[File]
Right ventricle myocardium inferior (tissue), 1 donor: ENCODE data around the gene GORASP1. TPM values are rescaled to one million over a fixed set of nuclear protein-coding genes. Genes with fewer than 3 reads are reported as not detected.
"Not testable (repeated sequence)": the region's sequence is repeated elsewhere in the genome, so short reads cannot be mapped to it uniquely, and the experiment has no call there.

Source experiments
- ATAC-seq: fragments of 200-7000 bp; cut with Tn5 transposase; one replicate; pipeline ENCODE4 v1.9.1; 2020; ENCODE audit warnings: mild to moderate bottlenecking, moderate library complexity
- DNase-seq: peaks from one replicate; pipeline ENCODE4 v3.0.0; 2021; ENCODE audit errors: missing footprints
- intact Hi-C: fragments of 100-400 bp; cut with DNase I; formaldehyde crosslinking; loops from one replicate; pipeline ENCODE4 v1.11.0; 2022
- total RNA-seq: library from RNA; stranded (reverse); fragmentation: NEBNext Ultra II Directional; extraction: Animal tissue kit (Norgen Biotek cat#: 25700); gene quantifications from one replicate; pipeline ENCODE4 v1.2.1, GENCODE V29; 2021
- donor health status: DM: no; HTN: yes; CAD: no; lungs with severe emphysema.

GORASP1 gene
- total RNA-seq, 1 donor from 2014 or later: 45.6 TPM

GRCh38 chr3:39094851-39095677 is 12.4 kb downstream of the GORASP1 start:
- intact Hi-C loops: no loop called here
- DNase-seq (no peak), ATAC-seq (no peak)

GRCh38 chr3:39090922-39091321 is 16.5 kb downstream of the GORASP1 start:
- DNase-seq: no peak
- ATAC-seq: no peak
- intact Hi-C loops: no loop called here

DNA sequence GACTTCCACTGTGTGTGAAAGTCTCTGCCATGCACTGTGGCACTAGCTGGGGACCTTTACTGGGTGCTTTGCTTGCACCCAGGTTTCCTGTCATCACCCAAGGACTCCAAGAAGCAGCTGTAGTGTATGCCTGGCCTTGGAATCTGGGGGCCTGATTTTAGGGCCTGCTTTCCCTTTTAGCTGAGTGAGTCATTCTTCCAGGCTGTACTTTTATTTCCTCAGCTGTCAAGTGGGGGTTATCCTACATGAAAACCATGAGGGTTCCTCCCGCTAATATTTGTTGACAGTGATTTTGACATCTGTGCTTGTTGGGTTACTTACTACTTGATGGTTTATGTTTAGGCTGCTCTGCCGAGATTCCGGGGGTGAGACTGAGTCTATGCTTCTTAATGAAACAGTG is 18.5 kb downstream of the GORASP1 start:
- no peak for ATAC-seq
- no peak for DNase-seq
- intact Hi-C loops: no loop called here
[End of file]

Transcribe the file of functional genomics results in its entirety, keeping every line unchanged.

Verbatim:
Right ventricle myocardium inferior (tissue), 1 donor: ENCODE data around the gene GORASP1. TPM values are rescaled to one million over a fixed set of nuclear protein-coding genes. Genes with fewer than 3 reads are reported as not detected.
"Not testable (repeated sequence)": the region's sequence is repeated elsewhere in the genome, so short reads cannot be mapped to it uniquely, and the experiment has no call there.

Source experiments
- ATAC-seq: fragments of 200-7000 bp; cut with Tn5 transposase; one replicate; pipeline ENCODE4 v1.9.1; 2020; ENCODE audit warnings: mild to moderate bottlenecking, moderate library complexity
- DNase-seq: peaks from one replicate; pipeline ENCODE4 v3.0.0; 2021; ENCODE audit errors: missing footprints
- intact Hi-C: fragments of 100-400 bp; cut with DNase I; formaldehyde crosslinking; loops from one replicate; pipeline ENCODE4 v1.11.0; 2022
- total RNA-seq: library from RNA; stranded (reverse); fragmentation: NEBNext Ultra II Directional; extraction: Animal tissue kit (Norgen Biotek cat#: 25700); gene quantifications from one replicate; pipeline ENCODE4 v1.2.1, GENCODE V29; 2021
- donor health status: DM: no; HTN: yes; CAD: no; lungs with severe emphysema.

GORASP1 gene
- total RNA-seq, 1 donor from 2014 or later: 45.6 TPM

GRCh38 chr3:39094851-39095677 is 12.4 kb downstream of the GORASP1 start:
- intact Hi-C loops: no loop called here
- DNase-seq (no peak), ATAC-seq (no peak)

GRCh38 chr3:39090922-39091321 is 16.5 kb downstream of the GORASP1 start:
- DNase-seq: no peak
- ATAC-seq: no peak
- intact Hi-C loops: no loop called here

DNA sequence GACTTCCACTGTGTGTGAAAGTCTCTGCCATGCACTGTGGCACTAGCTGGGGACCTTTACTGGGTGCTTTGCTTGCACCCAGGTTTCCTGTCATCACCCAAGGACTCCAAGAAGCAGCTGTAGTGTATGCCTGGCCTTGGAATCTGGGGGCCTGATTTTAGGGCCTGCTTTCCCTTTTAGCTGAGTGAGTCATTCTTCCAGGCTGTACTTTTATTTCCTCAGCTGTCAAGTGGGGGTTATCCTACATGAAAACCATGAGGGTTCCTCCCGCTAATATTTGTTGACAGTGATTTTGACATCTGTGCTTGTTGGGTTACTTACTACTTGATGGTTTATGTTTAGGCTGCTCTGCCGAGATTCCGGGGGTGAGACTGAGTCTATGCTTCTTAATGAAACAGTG is 18.5 kb downstream of the GORASP1 start:
- no peak for ATAC-seq
- no peak for DNase-seq
- intact Hi-C loops: no loop called here